The Digital Camera market has expanded vastly in recent years with cameras available with impressive features for less than £40! There are many makes and models available which can confuse people, the main things to think about are listed below.
Of course with the mobile phone becoming a constant in peoples pockets, the cameras inside these phones are mighty quick and so fast now with very decent quality and AI and modes, so you can tweet, Instagram and send to people quickly and easily.
As a general rule the more Megapixels the camera's sensor has, the more detailed image can be produced. For general everyday use including holiday pictures a camera with 8-10+ Megapixels would be the minimum. This will produce good quality printouts even at large size, and provide a high amount of detail and sharpness when zoomed in. Even an older mobile phone with lower sensor can still produce fairly good pictures for much smaller size prints. For anything larger you should aim for a camera with 10-12+ Megapixels for larger prints.
That being said, you shouldn't need to worry too much about pixel ratings as cameras have kinda stopped a little as they have moved on a lot and the only ones you can buy now are in the 16+ Megapixel rang. Usually lower ranges on phones but phones will come with multiple cameras for the selfie generation or multiple camera for action and stiching together of videos. The portability and no need for additional camera is an obvious beneift to many.
Even the lowest camera on retail now typically exceeds a resolution in excess of 10 Megapixels!!
Digital Cameras have two types of Zoom available the first is Optical Zoom which has a lens which physically moves and to view the image. These now feature on most cameras and vary from older ones with 6x or higher, now the standard zoom is around 12-55x which gives you a huge amount of magnification of your subject.
The second type is digital zoom which uses the software within the camera unit to zoom, in essence it crops to the centre of the picture. As a recommendation we would suggest considering a camera with an Optical Zoom as this provides greater magnification whilst retaining image quality. It gives you more flexibility on far away targets if a compact or bridge camera. Make sure to test this if you like I tested it on a bridge camera with 42x Optical and wow the clarity on using this on holiday for buildings which were so far away the detail was amazing.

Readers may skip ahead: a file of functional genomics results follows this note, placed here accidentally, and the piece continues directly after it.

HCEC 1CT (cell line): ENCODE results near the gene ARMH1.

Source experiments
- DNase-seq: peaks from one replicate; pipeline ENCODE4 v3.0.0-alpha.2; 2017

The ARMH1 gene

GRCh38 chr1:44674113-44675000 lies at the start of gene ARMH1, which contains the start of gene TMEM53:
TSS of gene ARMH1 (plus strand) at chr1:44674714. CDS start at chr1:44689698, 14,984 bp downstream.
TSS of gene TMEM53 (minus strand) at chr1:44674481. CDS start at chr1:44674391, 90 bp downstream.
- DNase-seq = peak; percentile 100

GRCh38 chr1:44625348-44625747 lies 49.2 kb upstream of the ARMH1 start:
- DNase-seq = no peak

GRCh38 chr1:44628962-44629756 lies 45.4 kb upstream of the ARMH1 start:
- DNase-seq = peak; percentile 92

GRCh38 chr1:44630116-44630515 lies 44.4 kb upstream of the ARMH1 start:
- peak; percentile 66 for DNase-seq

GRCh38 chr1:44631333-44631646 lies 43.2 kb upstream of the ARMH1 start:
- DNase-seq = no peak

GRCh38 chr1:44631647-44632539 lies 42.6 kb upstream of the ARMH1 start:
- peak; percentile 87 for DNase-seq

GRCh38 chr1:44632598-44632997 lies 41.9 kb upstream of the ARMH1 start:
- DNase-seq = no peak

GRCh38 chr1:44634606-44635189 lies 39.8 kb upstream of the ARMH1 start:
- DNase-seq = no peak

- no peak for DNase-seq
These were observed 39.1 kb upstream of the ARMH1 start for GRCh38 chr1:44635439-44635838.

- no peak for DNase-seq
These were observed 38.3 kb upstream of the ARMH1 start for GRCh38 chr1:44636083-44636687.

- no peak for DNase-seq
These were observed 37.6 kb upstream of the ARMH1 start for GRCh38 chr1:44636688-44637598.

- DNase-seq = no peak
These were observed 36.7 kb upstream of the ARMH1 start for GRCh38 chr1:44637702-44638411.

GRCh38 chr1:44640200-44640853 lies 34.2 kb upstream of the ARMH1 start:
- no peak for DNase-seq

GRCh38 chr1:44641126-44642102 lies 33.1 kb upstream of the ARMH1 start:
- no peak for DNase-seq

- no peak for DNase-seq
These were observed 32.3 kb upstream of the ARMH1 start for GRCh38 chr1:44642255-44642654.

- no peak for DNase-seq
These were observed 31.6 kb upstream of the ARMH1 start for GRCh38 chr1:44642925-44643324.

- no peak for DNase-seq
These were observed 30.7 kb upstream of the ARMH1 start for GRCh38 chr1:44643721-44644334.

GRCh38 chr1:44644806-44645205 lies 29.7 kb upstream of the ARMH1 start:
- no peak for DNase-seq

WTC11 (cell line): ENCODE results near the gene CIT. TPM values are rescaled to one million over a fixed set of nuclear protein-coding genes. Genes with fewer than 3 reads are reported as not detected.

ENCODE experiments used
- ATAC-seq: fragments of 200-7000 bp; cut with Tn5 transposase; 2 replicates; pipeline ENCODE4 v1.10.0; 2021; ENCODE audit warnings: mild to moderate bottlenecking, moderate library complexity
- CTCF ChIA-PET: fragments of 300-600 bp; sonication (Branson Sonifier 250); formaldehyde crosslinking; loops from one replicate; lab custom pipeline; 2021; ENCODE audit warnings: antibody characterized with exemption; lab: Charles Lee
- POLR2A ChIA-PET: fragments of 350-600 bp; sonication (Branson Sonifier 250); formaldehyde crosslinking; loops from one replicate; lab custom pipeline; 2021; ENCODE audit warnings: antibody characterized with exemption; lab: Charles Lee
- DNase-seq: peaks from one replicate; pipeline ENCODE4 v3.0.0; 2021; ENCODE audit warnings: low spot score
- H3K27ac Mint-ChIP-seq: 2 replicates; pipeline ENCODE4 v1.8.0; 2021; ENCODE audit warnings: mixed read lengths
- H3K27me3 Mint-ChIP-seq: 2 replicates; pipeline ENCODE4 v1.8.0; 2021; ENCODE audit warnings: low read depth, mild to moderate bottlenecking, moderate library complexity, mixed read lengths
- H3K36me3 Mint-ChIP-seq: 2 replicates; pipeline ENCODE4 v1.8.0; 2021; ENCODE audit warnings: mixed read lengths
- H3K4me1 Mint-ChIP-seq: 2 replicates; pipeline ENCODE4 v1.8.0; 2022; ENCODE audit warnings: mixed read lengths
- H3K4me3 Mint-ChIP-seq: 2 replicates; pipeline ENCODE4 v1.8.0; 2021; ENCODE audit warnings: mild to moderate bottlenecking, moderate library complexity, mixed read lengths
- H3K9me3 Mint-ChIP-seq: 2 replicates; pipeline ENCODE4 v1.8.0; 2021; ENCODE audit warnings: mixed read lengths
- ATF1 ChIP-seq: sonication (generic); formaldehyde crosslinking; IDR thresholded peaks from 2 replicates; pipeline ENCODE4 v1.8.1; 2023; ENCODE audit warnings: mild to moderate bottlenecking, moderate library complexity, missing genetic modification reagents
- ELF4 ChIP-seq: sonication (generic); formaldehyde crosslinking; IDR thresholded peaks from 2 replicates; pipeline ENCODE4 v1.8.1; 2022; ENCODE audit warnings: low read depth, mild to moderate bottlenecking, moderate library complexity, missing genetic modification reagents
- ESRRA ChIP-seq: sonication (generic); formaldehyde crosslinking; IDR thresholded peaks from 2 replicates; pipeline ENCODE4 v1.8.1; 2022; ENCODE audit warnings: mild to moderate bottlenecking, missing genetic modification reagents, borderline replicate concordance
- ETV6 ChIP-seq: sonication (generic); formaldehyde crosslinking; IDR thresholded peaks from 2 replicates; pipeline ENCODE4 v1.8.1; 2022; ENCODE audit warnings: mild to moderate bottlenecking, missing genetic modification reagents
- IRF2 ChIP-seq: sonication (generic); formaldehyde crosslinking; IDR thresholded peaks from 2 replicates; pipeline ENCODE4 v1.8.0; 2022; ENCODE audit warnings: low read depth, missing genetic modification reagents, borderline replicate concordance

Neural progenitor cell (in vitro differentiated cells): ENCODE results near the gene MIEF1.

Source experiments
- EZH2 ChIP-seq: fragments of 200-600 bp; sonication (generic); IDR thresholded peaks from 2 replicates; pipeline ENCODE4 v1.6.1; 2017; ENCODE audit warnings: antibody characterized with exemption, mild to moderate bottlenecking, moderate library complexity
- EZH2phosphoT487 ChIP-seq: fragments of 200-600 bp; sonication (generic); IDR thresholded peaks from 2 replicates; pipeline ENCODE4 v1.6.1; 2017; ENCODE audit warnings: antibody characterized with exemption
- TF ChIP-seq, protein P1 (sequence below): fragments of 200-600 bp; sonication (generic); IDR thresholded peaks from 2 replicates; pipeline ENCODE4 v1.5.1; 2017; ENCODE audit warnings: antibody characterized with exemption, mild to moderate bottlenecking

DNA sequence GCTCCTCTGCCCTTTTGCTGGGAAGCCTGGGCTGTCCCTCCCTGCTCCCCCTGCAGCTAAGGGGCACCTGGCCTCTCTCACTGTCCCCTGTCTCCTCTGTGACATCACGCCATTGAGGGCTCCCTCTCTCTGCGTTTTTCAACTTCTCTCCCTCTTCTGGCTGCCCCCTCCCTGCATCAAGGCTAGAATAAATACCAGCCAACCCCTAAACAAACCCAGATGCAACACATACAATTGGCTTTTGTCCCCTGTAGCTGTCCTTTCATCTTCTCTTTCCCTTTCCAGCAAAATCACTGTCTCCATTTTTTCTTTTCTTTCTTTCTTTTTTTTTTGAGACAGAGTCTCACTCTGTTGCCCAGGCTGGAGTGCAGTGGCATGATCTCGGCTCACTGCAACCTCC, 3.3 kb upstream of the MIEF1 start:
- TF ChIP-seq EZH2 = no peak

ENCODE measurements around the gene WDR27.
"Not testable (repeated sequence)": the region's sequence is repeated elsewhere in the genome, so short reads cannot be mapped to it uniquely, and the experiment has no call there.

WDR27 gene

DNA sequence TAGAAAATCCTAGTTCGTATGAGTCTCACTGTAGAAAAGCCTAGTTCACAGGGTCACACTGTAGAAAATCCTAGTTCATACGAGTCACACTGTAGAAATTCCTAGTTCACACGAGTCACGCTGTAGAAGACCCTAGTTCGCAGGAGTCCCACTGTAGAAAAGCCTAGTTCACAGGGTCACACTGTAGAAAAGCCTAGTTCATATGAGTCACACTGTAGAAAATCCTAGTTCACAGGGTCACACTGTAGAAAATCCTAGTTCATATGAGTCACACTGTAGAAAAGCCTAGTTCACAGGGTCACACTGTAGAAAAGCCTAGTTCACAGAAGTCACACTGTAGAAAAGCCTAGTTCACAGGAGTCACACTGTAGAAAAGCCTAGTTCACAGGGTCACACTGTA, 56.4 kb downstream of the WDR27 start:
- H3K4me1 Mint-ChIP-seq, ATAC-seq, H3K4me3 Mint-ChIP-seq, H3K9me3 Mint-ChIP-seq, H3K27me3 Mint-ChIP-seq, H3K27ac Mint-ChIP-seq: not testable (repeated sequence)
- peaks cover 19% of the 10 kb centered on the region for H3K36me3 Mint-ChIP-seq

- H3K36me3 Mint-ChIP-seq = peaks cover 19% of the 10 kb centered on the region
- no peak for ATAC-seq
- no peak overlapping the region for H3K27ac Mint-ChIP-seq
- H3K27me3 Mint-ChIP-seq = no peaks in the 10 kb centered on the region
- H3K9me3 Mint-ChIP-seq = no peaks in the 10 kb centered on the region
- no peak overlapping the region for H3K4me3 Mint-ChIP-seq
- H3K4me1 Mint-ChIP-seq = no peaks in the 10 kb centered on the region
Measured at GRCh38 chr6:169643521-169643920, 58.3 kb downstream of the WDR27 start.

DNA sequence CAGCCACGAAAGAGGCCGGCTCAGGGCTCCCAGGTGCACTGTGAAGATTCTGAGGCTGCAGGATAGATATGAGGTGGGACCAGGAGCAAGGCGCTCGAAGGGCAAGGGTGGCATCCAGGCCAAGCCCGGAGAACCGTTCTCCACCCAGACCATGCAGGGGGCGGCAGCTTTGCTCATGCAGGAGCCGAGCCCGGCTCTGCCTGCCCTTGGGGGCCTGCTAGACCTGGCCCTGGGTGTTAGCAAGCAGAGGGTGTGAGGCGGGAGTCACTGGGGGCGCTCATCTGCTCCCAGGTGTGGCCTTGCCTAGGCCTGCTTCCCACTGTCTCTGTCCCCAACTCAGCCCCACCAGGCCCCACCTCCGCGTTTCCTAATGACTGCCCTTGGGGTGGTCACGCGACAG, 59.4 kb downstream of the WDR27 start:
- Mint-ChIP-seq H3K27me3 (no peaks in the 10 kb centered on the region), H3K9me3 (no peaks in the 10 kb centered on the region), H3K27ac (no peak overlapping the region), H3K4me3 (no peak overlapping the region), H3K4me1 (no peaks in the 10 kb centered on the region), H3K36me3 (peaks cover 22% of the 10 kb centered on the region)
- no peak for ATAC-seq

Digital cameras always feature pre-set picture modes for standard, portraits, and night shots. 'Macro' mode (flower) is used for close-up photography, usually this is selected by choosing the flower symbol opposed to the mountain symbol somewhere on the unit.
Movie modes are included and many mid to higher end camera can shoot full HD Video, they normally connect via USB to HDMI so you can playback easier than ever. Look for the ,odes with the higher frames per second (fps) and stability controls as this will result in better image quality.
It is worth checking if your camera has 3-4 quality modes, as when I got my last camera I did not relise I was not using the top mode for a while, the trade off is larger image files 12-16MB perhaps so depending on the need you might be better off using a one down setting and keeping more space for pictures, and video clips.
The Memory Storage
So the higher the Megapixels, the larger size the image to be stored will be. Most cameras give you the option to adjust the level of image to reduce space required. With my 16 M.Pixel camera on a high setting, results in images of approx ~4.5MB in size.
Your images need to be stored somewhere before playback and editing and with cameras that means on the memory card. Some cameras also include a small amount of memory built-in.If you work using the table below you can work out what size of card to use again we would recommend 4-8GB for the occasional user, and 16-32GB+ as a minimum for the heavier user.
As memory has increased you can get 128GB+ cards for a low price, but with cameras I prefer to swap cards regularly, just incase something happens to the card and you use the lot. :(
|HD 720p 10 Mbps||22||45||90||180||360|
|Full HD 1080p 9 Mbps||30||60||120||240||480|
|Approximate images per card and minutes for video|
For Information on the different memory types click [here]
The first thing people new to Digital Cameras notice is how quick they go through a set of batteries. Some cameras use dedicated battery packs some still use AA batteries for those users I would always recommend a branded set of high rated NiMH (nickel-metal hydride) rechargeable batteries. These can cost £10-£20 but provide a good length of usability and can often be re-charged within two hours.
Battery life has improved so much since the early days, and you can now get a lot of shoot time with a typical battery. I always try to turn it off during gaps to save battery and to eep the lens free of pesky dust. You can improve the battery life by lowering the screen brightness slightly, and minimise the display will all help to improve the life, most cameras can handle 250+ of photos easily, less with video and heavy use.
Of course in hot places this can be a problem sometimes and the cameras can go a little crazy or shut down so try to keep your camera out of the sun and not in full view of windows or glass which will make the heat worse on the device.
We will write more about action cams but the one which is often the best and so durable for videos in cars, sea, bikes everywhere seems
to be the GoPro Camera as they are so durable and cope with extreme cold, sking or heat fairly well but protect them, and the amount of addons and cases and floats make them so robust, going to jump out of a plane, dont forget the GoPro!
If you are going to somewhere with crystal clear sea and nice beaches then I would highly reccomend a GoPro, case and float, and you can then record and remember your sea or pool play much better with videos.